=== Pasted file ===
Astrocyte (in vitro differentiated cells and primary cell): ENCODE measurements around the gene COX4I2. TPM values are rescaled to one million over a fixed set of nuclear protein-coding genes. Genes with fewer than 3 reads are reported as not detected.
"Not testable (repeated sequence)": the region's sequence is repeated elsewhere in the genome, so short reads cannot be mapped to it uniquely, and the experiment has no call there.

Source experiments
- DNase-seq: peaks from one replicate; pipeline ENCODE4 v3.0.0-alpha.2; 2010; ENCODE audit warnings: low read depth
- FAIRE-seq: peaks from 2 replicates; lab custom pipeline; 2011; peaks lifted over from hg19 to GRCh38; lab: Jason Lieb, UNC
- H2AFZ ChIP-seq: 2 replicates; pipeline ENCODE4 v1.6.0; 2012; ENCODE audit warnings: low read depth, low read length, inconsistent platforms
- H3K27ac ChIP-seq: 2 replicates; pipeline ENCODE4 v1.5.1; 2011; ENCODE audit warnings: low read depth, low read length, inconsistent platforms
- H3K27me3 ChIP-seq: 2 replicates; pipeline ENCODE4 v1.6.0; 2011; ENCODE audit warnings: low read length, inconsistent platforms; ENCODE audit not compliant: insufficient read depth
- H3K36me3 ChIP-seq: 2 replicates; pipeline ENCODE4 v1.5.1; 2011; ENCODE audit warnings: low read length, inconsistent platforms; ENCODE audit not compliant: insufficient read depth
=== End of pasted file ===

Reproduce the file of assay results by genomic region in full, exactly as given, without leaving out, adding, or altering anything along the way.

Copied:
Astrocyte (in vitro differentiated cells and primary cell): ENCODE measurements around the gene COX4I2. TPM values are rescaled to one million over a fixed set of nuclear protein-coding genes. Genes with fewer than 3 reads are reported as not detected.
"Not testable (repeated sequence)": the region's sequence is repeated elsewhere in the genome, so short reads cannot be mapped to it uniquely, and the experiment has no call there.

Source experiments
- DNase-seq: peaks from one replicate; pipeline ENCODE4 v3.0.0-alpha.2; 2010; ENCODE audit warnings: low read depth
- FAIRE-seq: peaks from 2 replicates; lab custom pipeline; 2011; peaks lifted over from hg19 to GRCh38; lab: Jason Lieb, UNC
- H2AFZ ChIP-seq: 2 replicates; pipeline ENCODE4 v1.6.0; 2012; ENCODE audit warnings: low read depth, low read length, inconsistent platforms
- H3K27ac ChIP-seq: 2 replicates; pipeline ENCODE4 v1.5.1; 2011; ENCODE audit warnings: low read depth, low read length, inconsistent platforms
- H3K27me3 ChIP-seq: 2 replicates; pipeline ENCODE4 v1.6.0; 2011; ENCODE audit warnings: low read length, inconsistent platforms; ENCODE audit not compliant: insufficient read depth
- H3K36me3 ChIP-seq: 2 replicates; pipeline ENCODE4 v1.5.1; 2011; ENCODE audit warnings: low read length, inconsistent platforms; ENCODE audit not compliant: insufficient read depth